Walking a Tight Line: Management of Arctic Fisheries in the Presence of Spatially Differentiated Ecological-Economic Externalities

Brooks Kaiser, Linda Fernandez, Jan Sundet, Melina Kourantidou

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Abstrakt

The rapid pace of climate change and increased human disturbance of ecosystems in the Arctic is bringing urgency to concern over non-native species introductions and their potential threats to the marine environment and its economic productivity, where before environmental conditions served as a barrier to their establishment. The same characteristics that have previously made the Arctic less open to the establishment and spread of invasive species are ones that make the potential problem so expansive. At stake are unique species and co-evolved systems that have taken millennia to develop. Small perturbations in the fragile Arctic ecosystems are likely to have outsized impacts both ecologically and economically. This work discusses the optimal management of international invasive species threats in order to minimize overall damages and costs. The related cases of the purposeful introduction of the red king crab (RKC) and the accidental introduction of the snow crab in the Barents Sea, and the red king crab’s recent identification in Icelandic waters, are used to develop the discussion of the tradeoffs, local, regional and international governance opportunities and failures, and intervention possibilities. These species present particularly interesting challenges due to their dual nature as invasive species and market commodities. Part of the balancing act needed for a solution to the spread of the RKC has been directed at spatial containment, where the containment procedure depends on economic incentives of open access fisheries. We analyze whether such a solution would be feasible for the newer but more rapidly expanding snow crab invasion.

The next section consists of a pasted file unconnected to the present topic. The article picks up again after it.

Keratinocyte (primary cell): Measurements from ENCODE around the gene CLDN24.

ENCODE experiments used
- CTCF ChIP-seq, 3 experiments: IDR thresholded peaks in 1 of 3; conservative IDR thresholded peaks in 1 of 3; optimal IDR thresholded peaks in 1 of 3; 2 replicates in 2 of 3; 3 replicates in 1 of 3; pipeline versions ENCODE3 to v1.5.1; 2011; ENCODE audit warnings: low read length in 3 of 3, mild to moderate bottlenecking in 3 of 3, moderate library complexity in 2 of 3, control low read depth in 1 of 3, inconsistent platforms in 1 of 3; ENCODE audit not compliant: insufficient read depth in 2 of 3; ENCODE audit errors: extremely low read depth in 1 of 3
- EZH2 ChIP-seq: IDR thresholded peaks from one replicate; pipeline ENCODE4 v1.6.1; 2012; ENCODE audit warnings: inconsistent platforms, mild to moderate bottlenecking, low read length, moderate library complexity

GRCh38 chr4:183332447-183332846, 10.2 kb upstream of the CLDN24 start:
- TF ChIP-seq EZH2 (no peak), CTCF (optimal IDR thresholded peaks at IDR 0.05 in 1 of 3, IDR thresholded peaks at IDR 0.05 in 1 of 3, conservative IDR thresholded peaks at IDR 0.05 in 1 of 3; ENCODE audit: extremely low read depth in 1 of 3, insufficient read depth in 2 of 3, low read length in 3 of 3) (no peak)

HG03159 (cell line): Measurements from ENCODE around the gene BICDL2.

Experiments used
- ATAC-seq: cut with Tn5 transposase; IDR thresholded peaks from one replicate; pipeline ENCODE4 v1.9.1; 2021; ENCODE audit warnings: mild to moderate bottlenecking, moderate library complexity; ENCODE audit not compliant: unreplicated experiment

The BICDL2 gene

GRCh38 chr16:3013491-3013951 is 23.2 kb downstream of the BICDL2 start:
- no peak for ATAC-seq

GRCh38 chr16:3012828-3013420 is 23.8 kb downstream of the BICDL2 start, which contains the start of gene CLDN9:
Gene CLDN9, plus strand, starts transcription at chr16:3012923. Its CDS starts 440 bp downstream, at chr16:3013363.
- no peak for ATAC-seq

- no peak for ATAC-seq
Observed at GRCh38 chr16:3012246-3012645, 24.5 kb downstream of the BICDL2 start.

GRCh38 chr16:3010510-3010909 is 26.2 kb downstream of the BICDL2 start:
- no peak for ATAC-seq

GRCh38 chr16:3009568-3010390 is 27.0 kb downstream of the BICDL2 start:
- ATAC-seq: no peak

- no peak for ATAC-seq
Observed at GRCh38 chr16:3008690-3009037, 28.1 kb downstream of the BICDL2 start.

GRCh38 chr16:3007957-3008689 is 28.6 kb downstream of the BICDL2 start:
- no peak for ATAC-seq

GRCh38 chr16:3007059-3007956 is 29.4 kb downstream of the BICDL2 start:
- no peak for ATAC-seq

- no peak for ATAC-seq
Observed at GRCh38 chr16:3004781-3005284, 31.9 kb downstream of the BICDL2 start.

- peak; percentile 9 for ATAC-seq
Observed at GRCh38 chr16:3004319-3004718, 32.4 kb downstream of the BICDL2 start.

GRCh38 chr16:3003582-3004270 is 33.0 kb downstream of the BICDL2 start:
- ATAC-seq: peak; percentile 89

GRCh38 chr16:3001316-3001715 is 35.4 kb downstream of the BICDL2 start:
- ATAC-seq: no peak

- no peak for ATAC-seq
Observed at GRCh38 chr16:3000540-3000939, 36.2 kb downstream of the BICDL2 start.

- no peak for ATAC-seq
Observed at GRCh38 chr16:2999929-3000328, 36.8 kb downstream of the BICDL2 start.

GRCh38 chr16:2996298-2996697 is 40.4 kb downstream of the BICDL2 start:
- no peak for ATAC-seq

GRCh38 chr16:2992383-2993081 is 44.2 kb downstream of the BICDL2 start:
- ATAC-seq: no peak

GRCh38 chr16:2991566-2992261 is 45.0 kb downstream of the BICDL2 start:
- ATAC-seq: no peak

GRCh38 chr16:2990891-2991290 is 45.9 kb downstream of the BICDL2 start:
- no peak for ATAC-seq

OriginalsprogEngelsk
Publikationsdato2015
StatusUdgivet - 2015
Begivenhed8th Biennial Forum of the North American Association of Fisheries Economists: Economic Sustainability, Fishing Communities, and Working Waterfronts - University of Alaska Fairbanks, School of Fisheries and Ocean Sciences, Ketchikan, Alaska, USA
Varighed: 20. maj 201522. maj 2015

Konference

Konference8th Biennial Forum of the North American Association of Fisheries Economists
LokationUniversity of Alaska Fairbanks, School of Fisheries and Ocean Sciences
LandUSA
ByKetchikan, Alaska
Periode20/05/201522/05/2015

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